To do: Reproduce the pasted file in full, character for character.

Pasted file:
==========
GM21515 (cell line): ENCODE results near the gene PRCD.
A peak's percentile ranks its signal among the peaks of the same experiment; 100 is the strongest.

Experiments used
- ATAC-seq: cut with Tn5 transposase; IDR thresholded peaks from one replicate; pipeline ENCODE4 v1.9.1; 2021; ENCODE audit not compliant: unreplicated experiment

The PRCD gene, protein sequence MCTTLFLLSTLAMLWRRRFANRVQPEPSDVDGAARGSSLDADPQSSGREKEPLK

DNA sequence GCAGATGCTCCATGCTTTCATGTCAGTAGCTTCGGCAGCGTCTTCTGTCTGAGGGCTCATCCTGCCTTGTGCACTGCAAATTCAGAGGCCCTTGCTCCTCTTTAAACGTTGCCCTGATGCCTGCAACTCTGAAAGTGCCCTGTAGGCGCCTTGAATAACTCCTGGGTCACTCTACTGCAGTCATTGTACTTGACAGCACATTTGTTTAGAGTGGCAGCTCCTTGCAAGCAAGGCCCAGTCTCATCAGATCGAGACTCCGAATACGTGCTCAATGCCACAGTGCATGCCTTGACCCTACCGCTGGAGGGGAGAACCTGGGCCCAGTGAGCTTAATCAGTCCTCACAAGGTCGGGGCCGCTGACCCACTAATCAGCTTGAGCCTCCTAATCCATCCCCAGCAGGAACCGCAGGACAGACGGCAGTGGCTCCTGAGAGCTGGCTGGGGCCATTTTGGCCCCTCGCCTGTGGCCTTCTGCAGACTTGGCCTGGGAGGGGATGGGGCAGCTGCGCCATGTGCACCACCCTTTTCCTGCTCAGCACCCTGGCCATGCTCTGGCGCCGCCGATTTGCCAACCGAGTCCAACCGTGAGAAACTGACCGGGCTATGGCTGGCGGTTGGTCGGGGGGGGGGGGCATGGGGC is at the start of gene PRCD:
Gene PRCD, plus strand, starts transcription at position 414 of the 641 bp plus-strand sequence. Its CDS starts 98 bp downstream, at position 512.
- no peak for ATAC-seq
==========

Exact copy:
GM21515 (cell line): ENCODE results near the gene PRCD.
A peak's percentile ranks its signal among the peaks of the same experiment; 100 is the strongest.

Experiments used
- ATAC-seq: cut with Tn5 transposase; IDR thresholded peaks from one replicate; pipeline ENCODE4 v1.9.1; 2021; ENCODE audit not compliant: unreplicated experiment

The PRCD gene, protein sequence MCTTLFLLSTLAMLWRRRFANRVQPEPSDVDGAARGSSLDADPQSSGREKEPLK

DNA sequence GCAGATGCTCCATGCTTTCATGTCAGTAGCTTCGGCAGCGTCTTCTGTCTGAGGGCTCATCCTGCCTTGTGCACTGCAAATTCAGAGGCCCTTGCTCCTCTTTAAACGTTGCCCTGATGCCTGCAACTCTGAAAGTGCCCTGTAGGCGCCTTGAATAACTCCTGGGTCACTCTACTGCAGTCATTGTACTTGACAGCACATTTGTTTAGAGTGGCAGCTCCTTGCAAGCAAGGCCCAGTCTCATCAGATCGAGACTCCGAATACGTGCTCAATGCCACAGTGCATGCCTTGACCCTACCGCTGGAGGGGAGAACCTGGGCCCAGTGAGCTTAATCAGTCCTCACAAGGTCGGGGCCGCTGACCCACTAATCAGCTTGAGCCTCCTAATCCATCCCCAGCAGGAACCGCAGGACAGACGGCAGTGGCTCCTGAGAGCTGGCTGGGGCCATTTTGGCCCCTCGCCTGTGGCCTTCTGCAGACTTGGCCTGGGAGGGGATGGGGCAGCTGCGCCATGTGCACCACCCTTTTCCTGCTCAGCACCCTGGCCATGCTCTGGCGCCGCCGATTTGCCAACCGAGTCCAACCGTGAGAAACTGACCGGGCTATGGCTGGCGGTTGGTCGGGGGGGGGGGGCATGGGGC is at the start of gene PRCD:
Gene PRCD, plus strand, starts transcription at position 414 of the 641 bp plus-strand sequence. Its CDS starts 98 bp downstream, at position 512.
- no peak for ATAC-seq